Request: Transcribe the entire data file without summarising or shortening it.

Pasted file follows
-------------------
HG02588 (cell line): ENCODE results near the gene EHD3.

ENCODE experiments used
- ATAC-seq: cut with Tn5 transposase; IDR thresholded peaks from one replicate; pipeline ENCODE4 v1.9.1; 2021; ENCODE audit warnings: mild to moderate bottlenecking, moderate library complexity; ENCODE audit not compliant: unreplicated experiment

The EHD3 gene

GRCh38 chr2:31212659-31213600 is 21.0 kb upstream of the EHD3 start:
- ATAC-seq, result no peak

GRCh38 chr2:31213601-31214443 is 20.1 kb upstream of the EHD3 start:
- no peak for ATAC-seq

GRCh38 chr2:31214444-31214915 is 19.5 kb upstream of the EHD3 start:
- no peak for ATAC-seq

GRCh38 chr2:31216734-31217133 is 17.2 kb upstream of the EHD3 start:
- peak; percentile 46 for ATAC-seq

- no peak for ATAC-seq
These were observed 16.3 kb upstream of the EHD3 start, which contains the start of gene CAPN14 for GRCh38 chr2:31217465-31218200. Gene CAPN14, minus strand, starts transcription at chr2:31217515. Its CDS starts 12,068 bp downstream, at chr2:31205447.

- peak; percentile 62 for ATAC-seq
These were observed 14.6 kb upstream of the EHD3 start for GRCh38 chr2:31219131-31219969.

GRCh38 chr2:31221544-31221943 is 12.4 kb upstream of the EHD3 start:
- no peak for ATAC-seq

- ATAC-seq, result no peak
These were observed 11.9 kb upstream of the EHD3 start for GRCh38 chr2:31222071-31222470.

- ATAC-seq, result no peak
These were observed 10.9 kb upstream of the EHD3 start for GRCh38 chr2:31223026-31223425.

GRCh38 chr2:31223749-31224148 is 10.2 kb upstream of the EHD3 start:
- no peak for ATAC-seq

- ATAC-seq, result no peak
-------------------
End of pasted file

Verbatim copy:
HG02588 (cell line): ENCODE results near the gene EHD3.

ENCODE experiments used
- ATAC-seq: cut with Tn5 transposase; IDR thresholded peaks from one replicate; pipeline ENCODE4 v1.9.1; 2021; ENCODE audit warnings: mild to moderate bottlenecking, moderate library complexity; ENCODE audit not compliant: unreplicated experiment

The EHD3 gene

GRCh38 chr2:31212659-31213600 is 21.0 kb upstream of the EHD3 start:
- ATAC-seq, result no peak

GRCh38 chr2:31213601-31214443 is 20.1 kb upstream of the EHD3 start:
- no peak for ATAC-seq

GRCh38 chr2:31214444-31214915 is 19.5 kb upstream of the EHD3 start:
- no peak for ATAC-seq

GRCh38 chr2:31216734-31217133 is 17.2 kb upstream of the EHD3 start:
- peak; percentile 46 for ATAC-seq

- no peak for ATAC-seq
These were observed 16.3 kb upstream of the EHD3 start, which contains the start of gene CAPN14 for GRCh38 chr2:31217465-31218200. Gene CAPN14, minus strand, starts transcription at chr2:31217515. Its CDS starts 12,068 bp downstream, at chr2:31205447.

- peak; percentile 62 for ATAC-seq
These were observed 14.6 kb upstream of the EHD3 start for GRCh38 chr2:31219131-31219969.

GRCh38 chr2:31221544-31221943 is 12.4 kb upstream of the EHD3 start:
- no peak for ATAC-seq

- ATAC-seq, result no peak
These were observed 11.9 kb upstream of the EHD3 start for GRCh38 chr2:31222071-31222470.

- ATAC-seq, result no peak
These were observed 10.9 kb upstream of the EHD3 start for GRCh38 chr2:31223026-31223425.

GRCh38 chr2:31223749-31224148 is 10.2 kb upstream of the EHD3 start:
- no peak for ATAC-seq

- ATAC-seq, result no peak